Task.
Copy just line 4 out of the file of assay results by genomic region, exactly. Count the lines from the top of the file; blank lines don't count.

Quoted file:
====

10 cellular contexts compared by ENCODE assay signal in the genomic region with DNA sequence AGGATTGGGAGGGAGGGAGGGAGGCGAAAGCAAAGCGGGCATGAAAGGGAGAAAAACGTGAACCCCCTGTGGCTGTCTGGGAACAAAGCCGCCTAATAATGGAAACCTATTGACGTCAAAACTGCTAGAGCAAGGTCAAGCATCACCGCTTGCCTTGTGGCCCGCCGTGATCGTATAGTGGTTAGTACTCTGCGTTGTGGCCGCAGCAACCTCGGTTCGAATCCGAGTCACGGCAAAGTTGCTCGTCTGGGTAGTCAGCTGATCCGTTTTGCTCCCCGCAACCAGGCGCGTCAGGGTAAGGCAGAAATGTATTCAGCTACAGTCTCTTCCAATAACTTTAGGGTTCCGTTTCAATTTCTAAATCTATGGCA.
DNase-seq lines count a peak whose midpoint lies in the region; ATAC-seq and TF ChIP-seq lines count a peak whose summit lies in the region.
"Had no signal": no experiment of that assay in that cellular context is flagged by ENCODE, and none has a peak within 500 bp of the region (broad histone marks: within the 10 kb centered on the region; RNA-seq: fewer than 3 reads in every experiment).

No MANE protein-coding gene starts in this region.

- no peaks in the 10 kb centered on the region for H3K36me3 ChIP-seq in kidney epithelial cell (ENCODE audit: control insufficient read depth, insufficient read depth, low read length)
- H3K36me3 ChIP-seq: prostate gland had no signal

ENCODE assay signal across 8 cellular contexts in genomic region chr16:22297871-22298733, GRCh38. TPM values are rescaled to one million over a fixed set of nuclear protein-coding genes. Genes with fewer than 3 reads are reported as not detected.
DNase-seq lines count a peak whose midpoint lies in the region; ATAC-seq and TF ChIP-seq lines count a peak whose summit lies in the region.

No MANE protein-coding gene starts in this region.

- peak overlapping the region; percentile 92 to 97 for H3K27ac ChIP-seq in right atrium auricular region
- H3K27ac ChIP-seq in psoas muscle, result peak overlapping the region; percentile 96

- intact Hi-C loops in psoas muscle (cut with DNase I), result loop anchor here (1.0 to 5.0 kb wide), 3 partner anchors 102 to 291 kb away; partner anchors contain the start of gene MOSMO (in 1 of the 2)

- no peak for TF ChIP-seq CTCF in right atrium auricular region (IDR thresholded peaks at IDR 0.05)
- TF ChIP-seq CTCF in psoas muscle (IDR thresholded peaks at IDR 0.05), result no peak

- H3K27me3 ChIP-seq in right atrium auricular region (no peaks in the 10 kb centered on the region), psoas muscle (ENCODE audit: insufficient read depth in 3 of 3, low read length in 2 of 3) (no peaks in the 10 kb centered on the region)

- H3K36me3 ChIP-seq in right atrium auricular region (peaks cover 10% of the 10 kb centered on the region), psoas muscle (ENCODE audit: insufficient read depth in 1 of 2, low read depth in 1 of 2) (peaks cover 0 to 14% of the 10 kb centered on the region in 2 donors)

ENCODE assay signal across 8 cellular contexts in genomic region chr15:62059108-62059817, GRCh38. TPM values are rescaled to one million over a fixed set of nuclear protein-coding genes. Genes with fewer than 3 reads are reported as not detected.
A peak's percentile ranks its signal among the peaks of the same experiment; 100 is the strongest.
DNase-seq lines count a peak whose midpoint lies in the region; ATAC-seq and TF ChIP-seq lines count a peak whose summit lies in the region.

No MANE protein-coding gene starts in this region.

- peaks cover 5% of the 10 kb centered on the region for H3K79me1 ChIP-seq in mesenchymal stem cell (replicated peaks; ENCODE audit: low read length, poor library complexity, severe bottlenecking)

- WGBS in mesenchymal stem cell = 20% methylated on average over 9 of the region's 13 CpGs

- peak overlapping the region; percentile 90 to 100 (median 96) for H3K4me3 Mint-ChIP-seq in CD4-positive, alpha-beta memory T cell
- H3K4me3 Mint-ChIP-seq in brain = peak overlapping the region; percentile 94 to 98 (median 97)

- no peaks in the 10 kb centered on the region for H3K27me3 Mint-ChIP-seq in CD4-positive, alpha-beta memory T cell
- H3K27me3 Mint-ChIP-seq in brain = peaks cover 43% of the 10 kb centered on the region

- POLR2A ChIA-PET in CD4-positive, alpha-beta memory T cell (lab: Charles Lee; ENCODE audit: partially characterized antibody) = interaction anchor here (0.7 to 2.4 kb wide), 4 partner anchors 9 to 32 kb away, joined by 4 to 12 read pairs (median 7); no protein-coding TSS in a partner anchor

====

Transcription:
No MANE protein-coding gene starts in this region.